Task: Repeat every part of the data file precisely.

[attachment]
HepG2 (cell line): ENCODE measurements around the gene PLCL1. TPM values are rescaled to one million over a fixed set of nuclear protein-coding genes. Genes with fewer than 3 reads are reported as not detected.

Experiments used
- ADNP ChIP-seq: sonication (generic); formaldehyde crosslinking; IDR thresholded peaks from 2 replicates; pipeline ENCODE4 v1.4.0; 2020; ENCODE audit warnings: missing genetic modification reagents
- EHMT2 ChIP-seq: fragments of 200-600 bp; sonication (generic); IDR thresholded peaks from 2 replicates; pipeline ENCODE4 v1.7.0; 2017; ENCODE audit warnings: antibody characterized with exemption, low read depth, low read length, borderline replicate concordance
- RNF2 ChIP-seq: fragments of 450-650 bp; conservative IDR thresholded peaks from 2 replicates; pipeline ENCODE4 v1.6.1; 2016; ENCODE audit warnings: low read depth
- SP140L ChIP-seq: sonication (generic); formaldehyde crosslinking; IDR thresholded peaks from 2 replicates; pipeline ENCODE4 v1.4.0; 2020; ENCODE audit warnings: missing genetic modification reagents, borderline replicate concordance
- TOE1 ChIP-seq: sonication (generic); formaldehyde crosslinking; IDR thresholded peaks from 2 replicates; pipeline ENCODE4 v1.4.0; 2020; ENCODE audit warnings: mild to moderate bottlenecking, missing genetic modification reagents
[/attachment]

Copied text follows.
HepG2 (cell line): ENCODE measurements around the gene PLCL1. TPM values are rescaled to one million over a fixed set of nuclear protein-coding genes. Genes with fewer than 3 reads are reported as not detected.

Experiments used
- ADNP ChIP-seq: sonication (generic); formaldehyde crosslinking; IDR thresholded peaks from 2 replicates; pipeline ENCODE4 v1.4.0; 2020; ENCODE audit warnings: missing genetic modification reagents
- EHMT2 ChIP-seq: fragments of 200-600 bp; sonication (generic); IDR thresholded peaks from 2 replicates; pipeline ENCODE4 v1.7.0; 2017; ENCODE audit warnings: antibody characterized with exemption, low read depth, low read length, borderline replicate concordance
- RNF2 ChIP-seq: fragments of 450-650 bp; conservative IDR thresholded peaks from 2 replicates; pipeline ENCODE4 v1.6.1; 2016; ENCODE audit warnings: low read depth
- SP140L ChIP-seq: sonication (generic); formaldehyde crosslinking; IDR thresholded peaks from 2 replicates; pipeline ENCODE4 v1.4.0; 2020; ENCODE audit warnings: missing genetic modification reagents, borderline replicate concordance
- TOE1 ChIP-seq: sonication (generic); formaldehyde crosslinking; IDR thresholded peaks from 2 replicates; pipeline ENCODE4 v1.4.0; 2020; ENCODE audit warnings: mild to moderate bottlenecking, missing genetic modification reagents